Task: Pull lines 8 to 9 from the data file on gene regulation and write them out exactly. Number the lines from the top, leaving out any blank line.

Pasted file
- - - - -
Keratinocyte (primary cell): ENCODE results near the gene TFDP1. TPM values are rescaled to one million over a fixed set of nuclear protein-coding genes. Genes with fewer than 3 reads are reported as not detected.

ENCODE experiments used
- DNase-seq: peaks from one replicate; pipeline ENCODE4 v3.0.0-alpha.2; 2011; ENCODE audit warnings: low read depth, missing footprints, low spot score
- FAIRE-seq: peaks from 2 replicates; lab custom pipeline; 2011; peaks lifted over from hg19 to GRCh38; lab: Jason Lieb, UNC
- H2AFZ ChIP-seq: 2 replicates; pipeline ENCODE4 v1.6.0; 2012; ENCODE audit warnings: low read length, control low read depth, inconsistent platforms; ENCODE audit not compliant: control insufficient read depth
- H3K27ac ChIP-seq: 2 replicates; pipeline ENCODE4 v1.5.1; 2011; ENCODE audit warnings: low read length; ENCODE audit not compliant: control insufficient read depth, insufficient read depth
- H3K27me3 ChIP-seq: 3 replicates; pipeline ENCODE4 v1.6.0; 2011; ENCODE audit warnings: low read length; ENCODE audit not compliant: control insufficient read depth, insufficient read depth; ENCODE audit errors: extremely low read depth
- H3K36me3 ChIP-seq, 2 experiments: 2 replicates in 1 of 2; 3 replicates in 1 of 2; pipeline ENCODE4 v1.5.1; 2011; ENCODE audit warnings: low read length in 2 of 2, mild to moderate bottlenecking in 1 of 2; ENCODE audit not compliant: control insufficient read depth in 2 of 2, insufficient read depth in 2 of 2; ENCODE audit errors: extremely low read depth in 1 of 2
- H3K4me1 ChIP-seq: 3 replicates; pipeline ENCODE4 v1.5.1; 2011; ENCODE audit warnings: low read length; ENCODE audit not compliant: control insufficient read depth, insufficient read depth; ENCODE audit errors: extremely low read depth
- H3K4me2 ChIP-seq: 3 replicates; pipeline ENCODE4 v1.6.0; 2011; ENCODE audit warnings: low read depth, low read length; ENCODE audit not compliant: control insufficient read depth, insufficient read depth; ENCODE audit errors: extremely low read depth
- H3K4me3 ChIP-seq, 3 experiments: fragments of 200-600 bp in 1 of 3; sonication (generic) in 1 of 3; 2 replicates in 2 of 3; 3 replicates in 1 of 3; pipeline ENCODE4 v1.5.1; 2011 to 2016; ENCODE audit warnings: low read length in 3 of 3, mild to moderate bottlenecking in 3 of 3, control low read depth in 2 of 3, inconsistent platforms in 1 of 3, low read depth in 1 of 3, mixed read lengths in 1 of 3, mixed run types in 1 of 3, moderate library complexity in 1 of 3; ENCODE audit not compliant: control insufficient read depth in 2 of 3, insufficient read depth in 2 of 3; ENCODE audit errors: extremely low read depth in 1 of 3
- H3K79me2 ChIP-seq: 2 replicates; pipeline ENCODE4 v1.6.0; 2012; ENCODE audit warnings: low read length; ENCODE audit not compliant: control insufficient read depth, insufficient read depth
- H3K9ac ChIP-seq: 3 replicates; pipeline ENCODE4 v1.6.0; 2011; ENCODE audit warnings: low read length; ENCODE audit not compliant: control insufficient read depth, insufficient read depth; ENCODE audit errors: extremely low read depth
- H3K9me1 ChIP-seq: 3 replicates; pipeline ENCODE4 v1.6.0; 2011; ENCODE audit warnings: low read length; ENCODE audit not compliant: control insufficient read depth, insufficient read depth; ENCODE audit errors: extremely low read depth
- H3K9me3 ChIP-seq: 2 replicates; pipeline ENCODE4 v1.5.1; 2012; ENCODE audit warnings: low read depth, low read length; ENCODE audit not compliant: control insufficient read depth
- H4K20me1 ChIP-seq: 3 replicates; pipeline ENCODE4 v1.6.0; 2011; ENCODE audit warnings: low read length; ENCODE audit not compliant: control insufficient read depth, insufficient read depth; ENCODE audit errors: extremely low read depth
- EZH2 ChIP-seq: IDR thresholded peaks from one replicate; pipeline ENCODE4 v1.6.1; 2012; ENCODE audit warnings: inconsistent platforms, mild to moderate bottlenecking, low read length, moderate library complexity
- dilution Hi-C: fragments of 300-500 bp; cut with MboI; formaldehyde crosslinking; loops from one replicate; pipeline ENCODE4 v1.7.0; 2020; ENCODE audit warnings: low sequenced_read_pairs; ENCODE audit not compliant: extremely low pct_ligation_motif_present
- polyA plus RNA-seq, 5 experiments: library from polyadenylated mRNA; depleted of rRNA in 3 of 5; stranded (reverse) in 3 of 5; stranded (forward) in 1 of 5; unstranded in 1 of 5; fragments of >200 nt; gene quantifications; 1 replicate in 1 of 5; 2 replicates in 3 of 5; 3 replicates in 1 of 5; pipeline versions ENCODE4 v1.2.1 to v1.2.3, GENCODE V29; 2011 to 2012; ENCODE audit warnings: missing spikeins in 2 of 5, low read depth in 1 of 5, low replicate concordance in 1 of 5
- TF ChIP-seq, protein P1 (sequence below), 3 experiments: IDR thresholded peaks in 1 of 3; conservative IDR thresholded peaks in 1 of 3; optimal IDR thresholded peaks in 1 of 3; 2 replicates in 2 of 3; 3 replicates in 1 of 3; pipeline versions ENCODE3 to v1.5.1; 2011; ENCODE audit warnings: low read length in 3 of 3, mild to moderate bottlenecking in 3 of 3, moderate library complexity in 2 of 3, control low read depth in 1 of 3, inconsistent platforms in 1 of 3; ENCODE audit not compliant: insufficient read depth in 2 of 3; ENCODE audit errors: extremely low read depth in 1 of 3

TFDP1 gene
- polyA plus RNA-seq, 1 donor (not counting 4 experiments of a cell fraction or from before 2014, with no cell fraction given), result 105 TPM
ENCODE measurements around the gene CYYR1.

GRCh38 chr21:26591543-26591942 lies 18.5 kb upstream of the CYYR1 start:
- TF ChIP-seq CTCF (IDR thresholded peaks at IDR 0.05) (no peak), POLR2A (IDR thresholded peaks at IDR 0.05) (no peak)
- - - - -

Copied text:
- H3K36me3 ChIP-seq, 2 experiments: 2 replicates in 1 of 2; 3 replicates in 1 of 2; pipeline ENCODE4 v1.5.1; 2011; ENCODE audit warnings: low read length in 2 of 2, mild to moderate bottlenecking in 1 of 2; ENCODE audit not compliant: control insufficient read depth in 2 of 2, insufficient read depth in 2 of 2; ENCODE audit errors: extremely low read depth in 1 of 2
- H3K4me1 ChIP-seq: 3 replicates; pipeline ENCODE4 v1.5.1; 2011; ENCODE audit warnings: low read length; ENCODE audit not compliant: control insufficient read depth, insufficient read depth; ENCODE audit errors: extremely low read depth